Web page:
Ubuntu packages

Still not online at home, which makes my installation of Ubuntu a week or so quite frustrating: there really isn’t much I can do with it. Still, Pipex will be providing me with 6mb/s broadband in a week or so, which is something to look forward to!

Was having a poke about on Ubuntu though last night. I browsed through the repository of applications I can download and install, and was surprised to see that the majority of them state that they are unavailable for my system. This includes standard apps like Gnumeric and Abiword.

Could this have anything to do with the fact that I wasn’t online at the time, or is there something I should know about being able to install packages on Ubuntu?


First Linux Steps

I took my first steps with Linux this week. At the start of the week, I installed Ubuntu on my old Toshiba laptop. It installed beautifully, and ran very nicely. Very quick to boot up indeed. In fact, I really, really liked it – especially as I am likely to be using the laptop mainly as a typing machine, the speed and efficiency of Ubuntu was very appealing.

But I have one other use for the laptop, and that is as a testing ground for web stuff. I wanted to get Apache, PHP and MySQL running on it, so I could play about with stuff like WordPress, phpBB and MediaWiki without running up hosting fees or being tied to being online.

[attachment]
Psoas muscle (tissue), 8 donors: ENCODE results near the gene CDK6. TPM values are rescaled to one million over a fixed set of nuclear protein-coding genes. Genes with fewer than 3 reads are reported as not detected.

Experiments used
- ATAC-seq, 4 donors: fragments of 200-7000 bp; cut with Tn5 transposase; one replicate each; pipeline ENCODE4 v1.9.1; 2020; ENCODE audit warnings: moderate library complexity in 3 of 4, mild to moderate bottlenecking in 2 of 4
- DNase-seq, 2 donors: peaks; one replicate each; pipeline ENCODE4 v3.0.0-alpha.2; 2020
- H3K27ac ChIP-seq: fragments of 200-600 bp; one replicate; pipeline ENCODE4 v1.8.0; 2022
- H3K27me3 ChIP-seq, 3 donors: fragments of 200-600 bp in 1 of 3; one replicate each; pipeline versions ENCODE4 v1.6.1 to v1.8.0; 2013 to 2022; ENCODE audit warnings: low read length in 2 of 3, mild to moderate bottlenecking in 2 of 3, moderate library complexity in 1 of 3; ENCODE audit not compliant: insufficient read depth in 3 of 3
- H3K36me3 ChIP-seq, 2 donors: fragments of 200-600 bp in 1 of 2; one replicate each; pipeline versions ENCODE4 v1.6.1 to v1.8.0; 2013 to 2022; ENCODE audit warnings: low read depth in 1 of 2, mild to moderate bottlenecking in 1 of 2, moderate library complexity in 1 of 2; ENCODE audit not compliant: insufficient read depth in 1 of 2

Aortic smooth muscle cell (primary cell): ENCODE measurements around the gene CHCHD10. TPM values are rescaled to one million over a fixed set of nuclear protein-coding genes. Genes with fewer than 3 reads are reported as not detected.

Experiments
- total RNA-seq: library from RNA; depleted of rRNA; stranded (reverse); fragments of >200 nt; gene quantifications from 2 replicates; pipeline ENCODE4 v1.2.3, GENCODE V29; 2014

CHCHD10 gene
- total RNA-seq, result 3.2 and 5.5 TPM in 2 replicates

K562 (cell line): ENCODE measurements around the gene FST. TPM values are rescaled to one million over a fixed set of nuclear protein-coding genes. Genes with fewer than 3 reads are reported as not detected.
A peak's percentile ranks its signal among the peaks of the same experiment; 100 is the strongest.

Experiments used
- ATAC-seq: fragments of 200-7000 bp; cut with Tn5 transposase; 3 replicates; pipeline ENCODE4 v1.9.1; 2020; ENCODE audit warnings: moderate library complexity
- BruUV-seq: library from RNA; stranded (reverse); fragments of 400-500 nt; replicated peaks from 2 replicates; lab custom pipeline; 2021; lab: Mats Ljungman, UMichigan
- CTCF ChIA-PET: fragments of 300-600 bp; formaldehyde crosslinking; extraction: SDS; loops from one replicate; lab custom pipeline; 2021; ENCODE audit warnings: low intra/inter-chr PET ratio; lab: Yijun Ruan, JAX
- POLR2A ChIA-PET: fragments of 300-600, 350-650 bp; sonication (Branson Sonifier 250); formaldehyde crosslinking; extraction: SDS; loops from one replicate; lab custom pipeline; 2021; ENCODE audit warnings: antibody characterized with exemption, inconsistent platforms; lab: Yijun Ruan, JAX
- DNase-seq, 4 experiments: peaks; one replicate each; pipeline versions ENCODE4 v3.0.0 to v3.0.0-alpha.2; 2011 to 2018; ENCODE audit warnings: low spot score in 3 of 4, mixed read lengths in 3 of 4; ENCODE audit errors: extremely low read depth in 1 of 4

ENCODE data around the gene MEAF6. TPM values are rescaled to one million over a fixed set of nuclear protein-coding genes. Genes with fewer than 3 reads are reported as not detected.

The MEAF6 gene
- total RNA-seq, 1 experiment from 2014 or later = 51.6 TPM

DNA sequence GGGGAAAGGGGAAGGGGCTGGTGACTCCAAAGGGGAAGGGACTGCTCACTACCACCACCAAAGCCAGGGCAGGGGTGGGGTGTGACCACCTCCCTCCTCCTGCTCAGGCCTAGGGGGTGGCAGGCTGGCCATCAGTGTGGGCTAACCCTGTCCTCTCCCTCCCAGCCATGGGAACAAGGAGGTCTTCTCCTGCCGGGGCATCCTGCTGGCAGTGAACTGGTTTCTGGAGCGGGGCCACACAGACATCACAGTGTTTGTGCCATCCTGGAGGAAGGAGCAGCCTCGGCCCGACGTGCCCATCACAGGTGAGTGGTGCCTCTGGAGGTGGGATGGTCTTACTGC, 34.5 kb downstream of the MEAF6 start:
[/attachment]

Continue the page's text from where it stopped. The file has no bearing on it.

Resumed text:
As far as I could tell, I couldn’t get those three packages on my Ubuntu setup without web access and downloading them from a repository – and this laptop isn’t hooked up to the web, at least, not yet. That’s a headache I’ll face some other time. It would appear that the price paid for the clarity and speed of Ubuntu is a lack of options for extended use.

So, I installed Mandriva 2006, from 3 CDs compared to Ubuntu’s one. I chose to install everything I could from the start, and soon had a working WordPress install on my laptop. As a beginner, I was delighted. But Mandriva clearly has its own problems – it’s really slow to boot up, and generally the KDE setup it uses is a lot flabbier and slower that Ubuntu’s Gnome. At the end of the day, though, it does what I want it to do, so I am sticking with it for now.

I ought to reiterate though that I was really impressed with Ubuntu, especially for beginners – and by that I mean beginners with computers, not just Linux. From an easy-peasy one CD install, you have every kind of application you could feasibly want from the off. An excellent choice for quickly setting up a working, fully operational system. No doubt that’s why the Ndiyo chaps use it.

I am left with a few issues with Mandriva though. I had to fiddle about to get it to stop crashing on bootup – graphics cards issues. This, for some reason, has left the laptop booting into text only mode, requiring me to enter the kde command to load the window manager. Also, logging out of KDE at the end of a session only returns me to the command line too. The shutdown now command works to a certain extent, but I still have to hold the on-off button to get the machine to switch off. If any one has any ideas on this, let me know.

[tags]ubuntu, mandriva, linux[/tags]